Opening times for 30 November 2023
Asset Opening time Countryside Dawn - DuskMTWTFSS3031123456789101112131415161718192021222324252627282930123
Sloping and uneven ground. Some gates are accessible. Blue Badge parking/accessible toilets at the visitor centre (English Heritage).
There is currently no parking available in Stonehenge Landscape. However the English Heritage visitor centre is open.
Parking: If you wish to park in the English Heritage visitor centre then it is advisable to pre-book via their website which can be found at www.english-heritage.org.uk/visit/places/stonehenge/plan-your-visit. National Trust members can visit for free but must show their membership card upon arrival and before ordering tickets.
Sat Nav: Parking at the English Heritage visitor centre can be found at postcode SP4 7DE.
Stonehenge Down is a 2 mile (3.2km) walk from Amesbury. There are several routes along byways and bridleways, either across Countess Farm or Coneybury Hill. Larkhill is 1 mile (1.6km) away across bridleways. Durrington Walls is ¾ mile (1.2km) from Durrington and 1½ miles (2.4km) from Amesbury, along small roads and bridleways. From Amesbury you can use an underpass to get under the A303 roundabout, then use the pavements along the A345 (Countess Road). Next to Woodhenge the old A345 still exists, running parallel to the current road, where you can safely walk along the grass verge near the top end of the roundabout.
Salisbury 9½ miles (15.2km) away.
Cycling is a great way to get to the Stonehenge Landscape with some wonderful views along the way. Just keep to the byways and bridleways. route 45 runs from Salisbury up the Woodford Valley to Amesbury, east of National Trust land at Stonehenge. It then travels north to Marlborough and Swindon.
Stonehenge Landscape is a one pawprint rated place. Discover which areas of the Stonehenge Landscape you are and aren't able to explore while walking your dog around this World Heritage Site in the Wiltshire countryside .
Take a look at the map of Stonehenge Landscape to help plan your visit.
World Heritage Site
Internationally important complex of prehistoric monuments which demonstrate Neolithic and Bronze Age ceremonial and mortuary practices between 3700 and 1600BC.
Iconic megalithic monument with uprights and lintels, dating to between 3000 BC and 2000 BC. Cared for by English Heritage.
Impressive bank-and-ditch earthwork is more than 2.5km long. Thought to be the ceremonial route and entrance to the stone circle.
A huge rectangular enclosure stretches for nearly 2 miles and pre-dates Stonehenge by hundreds of years.
Huge 500m diameter circular Neolithic henge, thought to have been built to mark the village of the builders of Stonehenge.
Winterbourne Stoke Barrow cemetery
This is an impressive group of 17 mounds which contains every style of barrow to be found in southern England.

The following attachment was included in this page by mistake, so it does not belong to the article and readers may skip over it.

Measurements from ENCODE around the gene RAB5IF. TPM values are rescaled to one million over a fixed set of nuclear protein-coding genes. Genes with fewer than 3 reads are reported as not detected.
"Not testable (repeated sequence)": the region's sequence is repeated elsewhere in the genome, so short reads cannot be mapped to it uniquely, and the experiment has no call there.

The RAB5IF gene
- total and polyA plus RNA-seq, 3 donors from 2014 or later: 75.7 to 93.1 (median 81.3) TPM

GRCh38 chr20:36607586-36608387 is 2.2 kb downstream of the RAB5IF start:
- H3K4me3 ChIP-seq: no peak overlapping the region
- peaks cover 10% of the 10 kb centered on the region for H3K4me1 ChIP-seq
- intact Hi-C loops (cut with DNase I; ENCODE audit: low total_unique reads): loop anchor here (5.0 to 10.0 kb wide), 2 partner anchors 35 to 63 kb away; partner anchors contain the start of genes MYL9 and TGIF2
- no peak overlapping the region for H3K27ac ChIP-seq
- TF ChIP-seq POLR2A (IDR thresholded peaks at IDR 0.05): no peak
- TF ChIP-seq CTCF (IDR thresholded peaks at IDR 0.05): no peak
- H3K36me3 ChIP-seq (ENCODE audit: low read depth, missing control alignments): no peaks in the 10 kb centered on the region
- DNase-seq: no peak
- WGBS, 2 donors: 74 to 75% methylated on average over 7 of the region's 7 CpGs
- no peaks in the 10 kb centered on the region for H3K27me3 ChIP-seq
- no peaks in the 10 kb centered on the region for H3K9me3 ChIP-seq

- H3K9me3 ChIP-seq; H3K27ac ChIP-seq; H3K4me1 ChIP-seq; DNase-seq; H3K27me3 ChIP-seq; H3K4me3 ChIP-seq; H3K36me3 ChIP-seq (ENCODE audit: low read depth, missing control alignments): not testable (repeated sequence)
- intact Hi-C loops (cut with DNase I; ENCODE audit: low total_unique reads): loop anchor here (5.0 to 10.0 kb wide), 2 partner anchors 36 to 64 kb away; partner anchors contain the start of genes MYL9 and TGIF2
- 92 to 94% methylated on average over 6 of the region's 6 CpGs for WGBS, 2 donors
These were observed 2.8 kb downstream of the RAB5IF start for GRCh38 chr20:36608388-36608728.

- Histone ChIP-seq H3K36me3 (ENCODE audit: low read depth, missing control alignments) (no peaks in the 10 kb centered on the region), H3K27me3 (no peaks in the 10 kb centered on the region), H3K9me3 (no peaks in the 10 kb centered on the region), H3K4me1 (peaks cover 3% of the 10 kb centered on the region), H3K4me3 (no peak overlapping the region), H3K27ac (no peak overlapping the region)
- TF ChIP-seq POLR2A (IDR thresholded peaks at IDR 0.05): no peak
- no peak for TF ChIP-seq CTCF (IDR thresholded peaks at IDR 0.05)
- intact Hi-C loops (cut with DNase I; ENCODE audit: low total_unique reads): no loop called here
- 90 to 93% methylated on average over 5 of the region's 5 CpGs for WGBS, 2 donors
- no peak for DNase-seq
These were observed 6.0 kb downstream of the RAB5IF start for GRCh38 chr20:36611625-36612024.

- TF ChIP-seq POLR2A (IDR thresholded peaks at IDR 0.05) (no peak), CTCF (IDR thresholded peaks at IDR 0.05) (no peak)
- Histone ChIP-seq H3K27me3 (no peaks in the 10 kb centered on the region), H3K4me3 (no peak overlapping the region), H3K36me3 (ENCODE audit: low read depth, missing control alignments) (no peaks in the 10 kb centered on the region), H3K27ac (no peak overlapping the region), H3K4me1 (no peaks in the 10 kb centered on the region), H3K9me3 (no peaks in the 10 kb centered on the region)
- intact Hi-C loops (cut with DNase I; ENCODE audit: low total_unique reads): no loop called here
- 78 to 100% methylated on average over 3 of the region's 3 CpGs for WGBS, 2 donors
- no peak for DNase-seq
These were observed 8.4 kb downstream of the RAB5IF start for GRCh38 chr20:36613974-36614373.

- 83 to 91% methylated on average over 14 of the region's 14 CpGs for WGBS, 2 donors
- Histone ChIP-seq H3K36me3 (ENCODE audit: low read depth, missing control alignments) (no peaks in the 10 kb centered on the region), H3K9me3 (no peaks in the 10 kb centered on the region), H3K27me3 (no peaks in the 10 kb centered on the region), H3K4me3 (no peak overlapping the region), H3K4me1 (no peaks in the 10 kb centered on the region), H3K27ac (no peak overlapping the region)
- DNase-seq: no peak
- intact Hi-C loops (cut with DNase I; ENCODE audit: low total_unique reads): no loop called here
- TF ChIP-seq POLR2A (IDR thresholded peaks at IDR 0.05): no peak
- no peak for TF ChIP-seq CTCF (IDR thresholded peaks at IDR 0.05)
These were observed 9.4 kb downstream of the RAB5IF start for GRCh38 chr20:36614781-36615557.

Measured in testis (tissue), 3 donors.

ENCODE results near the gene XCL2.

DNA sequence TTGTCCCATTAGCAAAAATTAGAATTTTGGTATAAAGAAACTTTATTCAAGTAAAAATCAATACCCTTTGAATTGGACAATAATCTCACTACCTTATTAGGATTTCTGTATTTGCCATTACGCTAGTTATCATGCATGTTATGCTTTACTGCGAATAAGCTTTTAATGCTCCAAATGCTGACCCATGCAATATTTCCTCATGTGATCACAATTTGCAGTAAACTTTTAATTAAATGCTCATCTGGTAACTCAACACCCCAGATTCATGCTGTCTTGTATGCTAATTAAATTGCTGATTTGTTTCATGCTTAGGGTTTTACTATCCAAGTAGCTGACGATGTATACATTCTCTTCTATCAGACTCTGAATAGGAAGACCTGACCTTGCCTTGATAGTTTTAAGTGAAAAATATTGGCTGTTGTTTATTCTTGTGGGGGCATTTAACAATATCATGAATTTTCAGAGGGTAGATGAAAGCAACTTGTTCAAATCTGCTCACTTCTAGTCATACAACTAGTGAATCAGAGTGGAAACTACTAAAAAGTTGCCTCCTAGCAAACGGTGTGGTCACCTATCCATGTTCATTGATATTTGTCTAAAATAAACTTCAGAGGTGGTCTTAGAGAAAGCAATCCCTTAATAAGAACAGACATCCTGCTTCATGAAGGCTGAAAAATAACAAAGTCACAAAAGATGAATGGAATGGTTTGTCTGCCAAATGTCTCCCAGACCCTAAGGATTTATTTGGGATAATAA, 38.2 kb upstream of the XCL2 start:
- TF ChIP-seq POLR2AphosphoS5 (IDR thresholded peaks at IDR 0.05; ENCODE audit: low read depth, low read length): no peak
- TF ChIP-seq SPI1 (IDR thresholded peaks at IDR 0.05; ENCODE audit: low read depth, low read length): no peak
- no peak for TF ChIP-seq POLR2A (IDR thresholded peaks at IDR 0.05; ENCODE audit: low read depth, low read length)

King Barrow Ridge
Bronze Age cemetery which lies within a woodland of ancient beech trees with view of the stone circle.
Follow in the footsteps of the people who built the Stonehenge Landscape 4,500 years ago, by visiting prehistoric monuments and settlements surrounding the iconic stone circle.
The stone circle is managed by English Heritage. The visitor shuttle and visitor centre exhibition are free to National Trust members on display of membership cards at the visitor centre. Entrance by timed tickets, and booking is advised.
Explore the chalk downlands at the heart of the Stonehenge landscape, taking in Bronze Age burial mounds, ceremonial pathways, beautiful views and an array of wildlife.
Explore three major prehistoric monuments, Durrington Walls, the Stonehenge Avenue and the Cursus, take in inspiring views of Wiltshire and spot a range of wildlife.
Explore the landscape east of Stonehenge, taking in the timber circle of Woodhenge, Durrington Walls, the Cuckoo Stone and the burial mounds on King Barrow Ridge.
Explore Bronze Age burial mounds, walk through flower-filled meadows and woodland glades and take in panoramic views of the countryside and Stonehenge itself.
Explore some of the lesser-known features of the Stonehenge landscape, including woodland Bronze Age burial mounds, and enjoy great views of the stone circle itself.
Within the Stonehenge World Heritage Site, the National Trust manages 827 hectares (2,100 acres) of downland surrounding the famous stone circle.
Walking across the grassland, visitors can discover other prehistoric monuments, including the Avenue and King Barrow Ridge with its Bronze Age burial mounds.
Nearby, Winterbourne Stoke Barrows is another fascinating example of a prehistoric cemetery. While Durrington Walls hides the remains of a Neolithic village.
Today thanks to our extensive programme turning ploughed fields into pasture, you can explore the landscape and follow in the footsteps of the people who built and used Stonehenge.
Managing the Stonehenge Landscape, Wiltshire requires a careful balance of looking after the archaeology and nature while still making it accessible for visitors.
Follow the latest updates and our position on the Government’s ambitions for the A303 Road Improvement Scheme at Stonehenge.